"We understood that we were a whole bunch of misfits and different things like that," Ginn said. "The 'We don't have a receiving corps' [talk] – yeah, we heard it. But we knew what we had in the room. And collectively we came together as a group to make it work. That's all you can do."
It's on this point that Ginn likes to put his foot in the ground. He has long fashioned himself as a fighter of sorts when it comes to certain aspects of his life and football career. He talks openly about his early childhood, when he struggled to read and comprehend lessons in school – until his parents and teachers embraced an Individualized Education Program that would pave a scholastic path to college. He talks emotionally about his father's pancreatic cancer diagnosis in 2012, which delivered a one-year survival rate of 20 percent while robbing Ted Ginn Sr. of portions of various vital organs.
When Ginn recalls that period, he'll give you some statistics that matter. Digits like 65 (the number of days his father spent in the hospital) or six (the number of surgeries that took place in that timespan). Those kinds of things tend to put dropped football totals or lackluster receiving yards in check.
"I watched my father [fall] down from 2005 to 2011," Ginn said. "I didn't know if he was going to come up out of it. I was getting phone calls and different things where it might be his last [moments]. You just didn't know. The doctors didn't know what to do. It got real. … He got extra time.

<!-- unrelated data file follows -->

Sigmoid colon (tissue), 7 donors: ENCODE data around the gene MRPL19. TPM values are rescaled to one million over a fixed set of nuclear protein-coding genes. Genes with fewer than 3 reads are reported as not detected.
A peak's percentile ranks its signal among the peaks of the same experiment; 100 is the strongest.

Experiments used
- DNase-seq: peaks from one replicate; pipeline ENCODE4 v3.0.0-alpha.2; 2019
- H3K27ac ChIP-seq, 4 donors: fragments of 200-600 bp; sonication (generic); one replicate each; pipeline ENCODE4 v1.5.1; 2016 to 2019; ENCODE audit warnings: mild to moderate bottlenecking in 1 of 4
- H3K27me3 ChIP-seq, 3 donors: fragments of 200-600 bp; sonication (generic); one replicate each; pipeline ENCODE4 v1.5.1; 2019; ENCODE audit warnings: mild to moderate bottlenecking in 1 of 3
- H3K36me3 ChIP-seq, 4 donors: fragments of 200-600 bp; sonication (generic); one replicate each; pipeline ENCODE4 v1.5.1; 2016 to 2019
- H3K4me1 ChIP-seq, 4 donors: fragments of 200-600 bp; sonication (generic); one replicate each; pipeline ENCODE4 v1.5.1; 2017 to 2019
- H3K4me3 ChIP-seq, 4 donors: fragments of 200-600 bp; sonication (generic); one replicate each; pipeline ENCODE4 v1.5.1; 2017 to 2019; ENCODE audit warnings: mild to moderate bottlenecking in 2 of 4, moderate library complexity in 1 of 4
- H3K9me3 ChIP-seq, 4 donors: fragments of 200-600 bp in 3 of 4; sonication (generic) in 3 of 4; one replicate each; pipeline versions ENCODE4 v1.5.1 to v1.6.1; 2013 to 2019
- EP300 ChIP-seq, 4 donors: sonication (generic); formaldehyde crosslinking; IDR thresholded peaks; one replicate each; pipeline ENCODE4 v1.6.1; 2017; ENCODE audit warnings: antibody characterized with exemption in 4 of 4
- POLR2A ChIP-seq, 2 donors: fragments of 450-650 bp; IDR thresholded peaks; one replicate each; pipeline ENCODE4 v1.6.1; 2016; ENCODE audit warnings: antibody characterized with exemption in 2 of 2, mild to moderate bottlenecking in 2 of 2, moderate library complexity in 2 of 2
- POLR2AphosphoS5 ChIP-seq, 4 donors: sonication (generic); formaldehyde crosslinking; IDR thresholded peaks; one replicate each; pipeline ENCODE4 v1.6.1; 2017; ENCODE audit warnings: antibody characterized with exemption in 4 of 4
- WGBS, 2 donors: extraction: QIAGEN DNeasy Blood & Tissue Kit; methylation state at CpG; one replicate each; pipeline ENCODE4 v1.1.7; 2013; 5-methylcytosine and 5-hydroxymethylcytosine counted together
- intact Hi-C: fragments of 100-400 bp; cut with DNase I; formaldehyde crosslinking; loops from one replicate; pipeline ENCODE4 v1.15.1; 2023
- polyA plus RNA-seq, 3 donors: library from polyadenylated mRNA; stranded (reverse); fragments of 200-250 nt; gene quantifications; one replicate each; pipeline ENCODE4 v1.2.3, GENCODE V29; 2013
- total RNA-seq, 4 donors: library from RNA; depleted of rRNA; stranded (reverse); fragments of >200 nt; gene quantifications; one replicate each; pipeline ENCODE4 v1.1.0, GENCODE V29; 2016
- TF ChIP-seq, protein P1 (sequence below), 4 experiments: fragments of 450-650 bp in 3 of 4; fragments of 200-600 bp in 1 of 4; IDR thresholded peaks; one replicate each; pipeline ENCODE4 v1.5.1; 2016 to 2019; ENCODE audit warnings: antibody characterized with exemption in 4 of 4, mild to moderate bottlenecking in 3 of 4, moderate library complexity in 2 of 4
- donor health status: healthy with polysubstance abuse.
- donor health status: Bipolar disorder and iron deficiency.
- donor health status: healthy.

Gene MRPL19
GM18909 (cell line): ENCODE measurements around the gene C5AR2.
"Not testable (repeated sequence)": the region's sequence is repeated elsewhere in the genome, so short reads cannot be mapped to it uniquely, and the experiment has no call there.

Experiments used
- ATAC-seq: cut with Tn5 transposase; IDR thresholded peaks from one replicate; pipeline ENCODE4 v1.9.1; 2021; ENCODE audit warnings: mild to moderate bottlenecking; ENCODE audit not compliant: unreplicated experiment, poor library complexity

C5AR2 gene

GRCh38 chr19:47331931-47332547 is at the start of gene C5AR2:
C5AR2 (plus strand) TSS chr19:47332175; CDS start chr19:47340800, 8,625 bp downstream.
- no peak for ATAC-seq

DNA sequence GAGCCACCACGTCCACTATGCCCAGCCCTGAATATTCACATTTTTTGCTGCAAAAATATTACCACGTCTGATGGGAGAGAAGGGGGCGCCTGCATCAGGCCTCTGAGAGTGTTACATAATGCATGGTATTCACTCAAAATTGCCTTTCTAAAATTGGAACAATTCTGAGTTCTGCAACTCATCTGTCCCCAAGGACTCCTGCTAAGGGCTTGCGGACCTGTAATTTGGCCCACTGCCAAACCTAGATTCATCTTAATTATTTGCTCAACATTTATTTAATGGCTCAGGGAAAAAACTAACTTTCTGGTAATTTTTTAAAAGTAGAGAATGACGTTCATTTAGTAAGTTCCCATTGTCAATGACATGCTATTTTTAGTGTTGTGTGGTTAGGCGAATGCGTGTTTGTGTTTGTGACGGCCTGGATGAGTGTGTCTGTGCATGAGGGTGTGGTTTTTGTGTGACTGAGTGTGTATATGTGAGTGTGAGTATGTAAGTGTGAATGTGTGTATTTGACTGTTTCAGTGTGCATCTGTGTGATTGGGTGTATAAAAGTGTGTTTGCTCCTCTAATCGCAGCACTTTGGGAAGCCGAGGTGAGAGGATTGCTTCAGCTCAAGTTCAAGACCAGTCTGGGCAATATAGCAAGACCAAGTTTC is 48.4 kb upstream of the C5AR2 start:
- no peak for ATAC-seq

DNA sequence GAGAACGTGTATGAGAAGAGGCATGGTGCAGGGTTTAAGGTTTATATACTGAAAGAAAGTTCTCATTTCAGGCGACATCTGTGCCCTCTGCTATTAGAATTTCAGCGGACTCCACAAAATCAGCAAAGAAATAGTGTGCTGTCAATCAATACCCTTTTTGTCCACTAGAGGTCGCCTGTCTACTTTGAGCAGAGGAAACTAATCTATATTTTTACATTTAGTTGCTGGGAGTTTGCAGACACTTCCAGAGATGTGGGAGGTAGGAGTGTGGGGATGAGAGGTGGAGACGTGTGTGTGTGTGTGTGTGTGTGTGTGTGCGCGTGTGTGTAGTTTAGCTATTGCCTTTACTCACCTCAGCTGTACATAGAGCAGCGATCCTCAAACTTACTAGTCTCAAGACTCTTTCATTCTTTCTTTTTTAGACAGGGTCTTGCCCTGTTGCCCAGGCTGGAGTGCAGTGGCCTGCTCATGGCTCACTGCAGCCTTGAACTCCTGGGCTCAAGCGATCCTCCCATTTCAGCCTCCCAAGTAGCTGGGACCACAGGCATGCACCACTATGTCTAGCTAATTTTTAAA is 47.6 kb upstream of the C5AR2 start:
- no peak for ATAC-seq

"Everything sharpens you in life," Ginn said. "…You just go out man, and you just fight. That's all you can do. Everything happens for a reason. There's always going to be a setback somewhere."
For Ginn on a football field, there were many. And they were widely publicized over the years. He never appeared fully developed with the Dolphins, and the fan base turned on him quickly. He was rarely used in San Francisco. He had a solid season in 2013 with Carolina, but allegedly reached for too much financially when it came time to go back to the negotiating table. That led to one little-used year in Arizona, before Ginn made his return to the Panthers, where he has reunited with Cam Newton – the only quarterback who has thrown him a touchdown pass in the past five years.
Now he's coming off arguably his best season as a professional, with 739 receiving yards and 10 touchdowns, and a special teams acumen that has placed him as a top priority for the Denver Broncos in Super Bowl 50.